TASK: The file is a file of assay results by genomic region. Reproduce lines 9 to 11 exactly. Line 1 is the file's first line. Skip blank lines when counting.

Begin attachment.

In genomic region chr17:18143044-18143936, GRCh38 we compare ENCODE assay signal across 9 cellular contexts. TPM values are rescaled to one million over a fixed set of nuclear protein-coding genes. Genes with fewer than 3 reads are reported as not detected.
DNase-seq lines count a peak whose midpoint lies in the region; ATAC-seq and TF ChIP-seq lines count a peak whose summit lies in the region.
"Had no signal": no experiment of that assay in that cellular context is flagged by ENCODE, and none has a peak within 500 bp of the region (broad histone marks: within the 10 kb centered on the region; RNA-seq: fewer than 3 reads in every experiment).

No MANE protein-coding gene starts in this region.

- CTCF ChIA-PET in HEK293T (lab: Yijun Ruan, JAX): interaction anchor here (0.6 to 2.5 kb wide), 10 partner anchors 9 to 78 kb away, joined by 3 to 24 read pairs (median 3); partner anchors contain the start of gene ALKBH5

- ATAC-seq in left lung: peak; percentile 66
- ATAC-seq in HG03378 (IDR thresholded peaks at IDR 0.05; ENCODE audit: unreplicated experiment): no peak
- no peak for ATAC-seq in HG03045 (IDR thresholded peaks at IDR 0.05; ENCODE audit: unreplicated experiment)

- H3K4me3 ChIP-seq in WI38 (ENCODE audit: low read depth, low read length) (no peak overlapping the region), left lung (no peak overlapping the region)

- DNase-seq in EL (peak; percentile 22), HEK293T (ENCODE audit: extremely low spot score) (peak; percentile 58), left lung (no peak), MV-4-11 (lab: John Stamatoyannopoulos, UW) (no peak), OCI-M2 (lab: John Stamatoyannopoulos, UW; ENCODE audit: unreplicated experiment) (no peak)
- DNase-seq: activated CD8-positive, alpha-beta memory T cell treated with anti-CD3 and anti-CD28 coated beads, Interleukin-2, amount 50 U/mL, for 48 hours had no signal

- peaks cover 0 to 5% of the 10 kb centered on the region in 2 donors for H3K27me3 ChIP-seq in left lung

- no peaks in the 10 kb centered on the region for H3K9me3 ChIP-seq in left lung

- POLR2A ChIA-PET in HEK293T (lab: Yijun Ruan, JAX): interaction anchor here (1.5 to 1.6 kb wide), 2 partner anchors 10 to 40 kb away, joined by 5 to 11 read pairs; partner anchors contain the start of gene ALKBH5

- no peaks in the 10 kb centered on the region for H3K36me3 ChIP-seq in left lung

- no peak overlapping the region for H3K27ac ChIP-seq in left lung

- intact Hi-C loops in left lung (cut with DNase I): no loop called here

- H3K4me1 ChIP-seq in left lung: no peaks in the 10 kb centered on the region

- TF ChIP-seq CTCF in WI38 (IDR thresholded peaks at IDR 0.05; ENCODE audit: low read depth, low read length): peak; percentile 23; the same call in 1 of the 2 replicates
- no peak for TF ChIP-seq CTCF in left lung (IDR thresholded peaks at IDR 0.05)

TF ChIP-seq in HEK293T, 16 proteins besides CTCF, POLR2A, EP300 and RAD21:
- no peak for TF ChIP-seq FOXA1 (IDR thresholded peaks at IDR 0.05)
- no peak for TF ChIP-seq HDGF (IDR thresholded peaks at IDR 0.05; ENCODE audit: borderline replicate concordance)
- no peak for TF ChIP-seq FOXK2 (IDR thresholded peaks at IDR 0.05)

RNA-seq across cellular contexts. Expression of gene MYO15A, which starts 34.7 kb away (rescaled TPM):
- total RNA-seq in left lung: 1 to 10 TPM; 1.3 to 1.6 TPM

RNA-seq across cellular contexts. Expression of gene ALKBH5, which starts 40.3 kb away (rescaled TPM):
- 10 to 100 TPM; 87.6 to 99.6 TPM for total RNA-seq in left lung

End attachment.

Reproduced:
- H3K4me3 ChIP-seq in WI38 (ENCODE audit: low read depth, low read length) (no peak overlapping the region), left lung (no peak overlapping the region)

- DNase-seq in EL (peak; percentile 22), HEK293T (ENCODE audit: extremely low spot score) (peak; percentile 58), left lung (no peak), MV-4-11 (lab: John Stamatoyannopoulos, UW) (no peak), OCI-M2 (lab: John Stamatoyannopoulos, UW; ENCODE audit: unreplicated experiment) (no peak)
- DNase-seq: activated CD8-positive, alpha-beta memory T cell treated with anti-CD3 and anti-CD28 coated beads, Interleukin-2, amount 50 U/mL, for 48 hours had no signal